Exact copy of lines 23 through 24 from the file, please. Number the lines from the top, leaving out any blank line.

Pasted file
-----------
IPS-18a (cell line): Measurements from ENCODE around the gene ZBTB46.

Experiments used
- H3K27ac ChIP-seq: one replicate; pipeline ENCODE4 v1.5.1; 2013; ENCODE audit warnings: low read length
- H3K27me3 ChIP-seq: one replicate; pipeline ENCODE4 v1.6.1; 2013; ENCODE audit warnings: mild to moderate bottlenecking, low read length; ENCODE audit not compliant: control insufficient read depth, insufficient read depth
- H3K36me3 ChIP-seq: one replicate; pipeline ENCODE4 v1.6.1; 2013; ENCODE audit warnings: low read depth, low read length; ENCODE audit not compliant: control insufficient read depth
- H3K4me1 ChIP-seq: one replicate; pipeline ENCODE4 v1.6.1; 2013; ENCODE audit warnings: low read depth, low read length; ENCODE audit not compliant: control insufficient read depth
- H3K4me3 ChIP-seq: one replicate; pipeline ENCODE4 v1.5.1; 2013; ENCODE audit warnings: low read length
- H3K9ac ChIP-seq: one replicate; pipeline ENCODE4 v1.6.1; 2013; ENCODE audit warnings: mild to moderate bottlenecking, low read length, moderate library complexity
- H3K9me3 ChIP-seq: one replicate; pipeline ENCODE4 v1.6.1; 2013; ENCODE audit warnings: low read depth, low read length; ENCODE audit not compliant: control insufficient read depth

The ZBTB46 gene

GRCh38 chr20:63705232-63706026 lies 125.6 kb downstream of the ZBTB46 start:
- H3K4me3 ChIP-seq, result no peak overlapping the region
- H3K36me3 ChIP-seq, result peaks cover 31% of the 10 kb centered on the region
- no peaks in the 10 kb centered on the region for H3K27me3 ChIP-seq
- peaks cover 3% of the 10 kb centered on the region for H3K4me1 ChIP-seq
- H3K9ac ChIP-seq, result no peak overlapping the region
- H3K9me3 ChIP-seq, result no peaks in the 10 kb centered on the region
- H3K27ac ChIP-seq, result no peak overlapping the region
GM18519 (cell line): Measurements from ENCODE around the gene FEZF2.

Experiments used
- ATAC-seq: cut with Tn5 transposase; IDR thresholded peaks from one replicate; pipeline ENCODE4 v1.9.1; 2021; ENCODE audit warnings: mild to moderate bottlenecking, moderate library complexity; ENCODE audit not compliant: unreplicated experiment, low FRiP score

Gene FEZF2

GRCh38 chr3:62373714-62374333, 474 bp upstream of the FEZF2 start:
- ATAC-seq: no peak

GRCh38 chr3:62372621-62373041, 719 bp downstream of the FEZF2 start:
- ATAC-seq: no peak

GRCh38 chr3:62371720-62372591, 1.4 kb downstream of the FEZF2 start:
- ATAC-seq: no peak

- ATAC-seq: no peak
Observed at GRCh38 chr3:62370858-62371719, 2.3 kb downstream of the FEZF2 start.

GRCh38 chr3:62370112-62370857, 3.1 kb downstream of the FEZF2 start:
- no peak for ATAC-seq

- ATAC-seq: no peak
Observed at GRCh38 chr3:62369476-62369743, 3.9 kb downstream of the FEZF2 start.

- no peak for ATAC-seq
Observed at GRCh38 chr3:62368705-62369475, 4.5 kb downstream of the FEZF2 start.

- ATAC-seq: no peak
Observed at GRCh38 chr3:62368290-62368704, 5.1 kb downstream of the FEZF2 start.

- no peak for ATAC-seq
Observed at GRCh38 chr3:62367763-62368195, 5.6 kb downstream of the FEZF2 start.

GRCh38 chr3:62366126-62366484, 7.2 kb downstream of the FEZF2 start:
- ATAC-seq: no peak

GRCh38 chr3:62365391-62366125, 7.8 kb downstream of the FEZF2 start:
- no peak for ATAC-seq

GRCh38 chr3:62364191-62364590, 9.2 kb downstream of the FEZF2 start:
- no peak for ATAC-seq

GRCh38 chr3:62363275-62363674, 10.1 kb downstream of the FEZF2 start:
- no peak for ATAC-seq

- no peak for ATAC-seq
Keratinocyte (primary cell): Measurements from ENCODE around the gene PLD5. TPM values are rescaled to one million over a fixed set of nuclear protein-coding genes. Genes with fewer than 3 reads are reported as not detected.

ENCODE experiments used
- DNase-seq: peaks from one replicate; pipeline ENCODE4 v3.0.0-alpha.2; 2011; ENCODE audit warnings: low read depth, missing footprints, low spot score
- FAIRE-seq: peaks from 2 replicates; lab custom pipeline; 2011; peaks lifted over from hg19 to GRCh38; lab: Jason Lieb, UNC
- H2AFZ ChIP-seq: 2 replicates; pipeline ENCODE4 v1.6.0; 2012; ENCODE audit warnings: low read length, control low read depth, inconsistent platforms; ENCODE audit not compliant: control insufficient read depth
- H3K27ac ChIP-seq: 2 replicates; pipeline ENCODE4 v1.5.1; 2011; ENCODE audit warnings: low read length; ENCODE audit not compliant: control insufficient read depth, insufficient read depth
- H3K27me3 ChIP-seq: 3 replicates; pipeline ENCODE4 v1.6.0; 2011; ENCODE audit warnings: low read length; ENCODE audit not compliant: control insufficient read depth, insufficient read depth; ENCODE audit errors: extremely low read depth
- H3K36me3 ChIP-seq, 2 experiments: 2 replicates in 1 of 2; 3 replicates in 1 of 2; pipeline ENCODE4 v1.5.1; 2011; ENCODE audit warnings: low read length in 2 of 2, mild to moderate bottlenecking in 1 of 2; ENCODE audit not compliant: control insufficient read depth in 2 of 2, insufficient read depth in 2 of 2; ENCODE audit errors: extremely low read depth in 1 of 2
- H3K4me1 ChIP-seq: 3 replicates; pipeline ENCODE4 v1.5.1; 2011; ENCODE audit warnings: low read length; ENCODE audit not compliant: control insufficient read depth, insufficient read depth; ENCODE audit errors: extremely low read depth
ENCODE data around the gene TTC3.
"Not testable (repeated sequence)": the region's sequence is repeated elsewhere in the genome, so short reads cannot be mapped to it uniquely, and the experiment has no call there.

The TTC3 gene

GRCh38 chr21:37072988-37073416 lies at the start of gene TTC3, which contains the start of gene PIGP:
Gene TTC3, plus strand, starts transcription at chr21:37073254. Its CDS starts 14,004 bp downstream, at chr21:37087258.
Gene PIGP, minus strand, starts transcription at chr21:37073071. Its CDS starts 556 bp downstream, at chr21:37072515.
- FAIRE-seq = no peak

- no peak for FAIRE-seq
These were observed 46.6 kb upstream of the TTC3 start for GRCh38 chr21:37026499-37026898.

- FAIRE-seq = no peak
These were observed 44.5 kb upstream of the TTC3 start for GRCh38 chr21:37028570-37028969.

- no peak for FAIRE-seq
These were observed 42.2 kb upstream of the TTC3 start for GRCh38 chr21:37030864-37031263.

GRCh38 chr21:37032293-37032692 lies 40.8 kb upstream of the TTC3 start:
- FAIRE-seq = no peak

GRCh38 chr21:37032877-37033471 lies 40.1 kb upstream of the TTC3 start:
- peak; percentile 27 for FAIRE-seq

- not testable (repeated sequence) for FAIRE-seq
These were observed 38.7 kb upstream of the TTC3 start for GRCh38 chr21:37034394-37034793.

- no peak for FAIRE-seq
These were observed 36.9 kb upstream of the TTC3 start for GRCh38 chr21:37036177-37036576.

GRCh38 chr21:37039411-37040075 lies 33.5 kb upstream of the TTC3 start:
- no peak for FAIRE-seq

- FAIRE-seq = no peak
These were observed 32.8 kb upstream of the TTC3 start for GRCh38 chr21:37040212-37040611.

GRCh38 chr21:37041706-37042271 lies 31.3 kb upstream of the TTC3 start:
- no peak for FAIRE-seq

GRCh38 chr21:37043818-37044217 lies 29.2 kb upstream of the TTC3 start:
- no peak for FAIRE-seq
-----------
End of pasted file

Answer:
GRCh38 chr3:62373714-62374333, 474 bp upstream of the FEZF2 start:
- ATAC-seq: no peak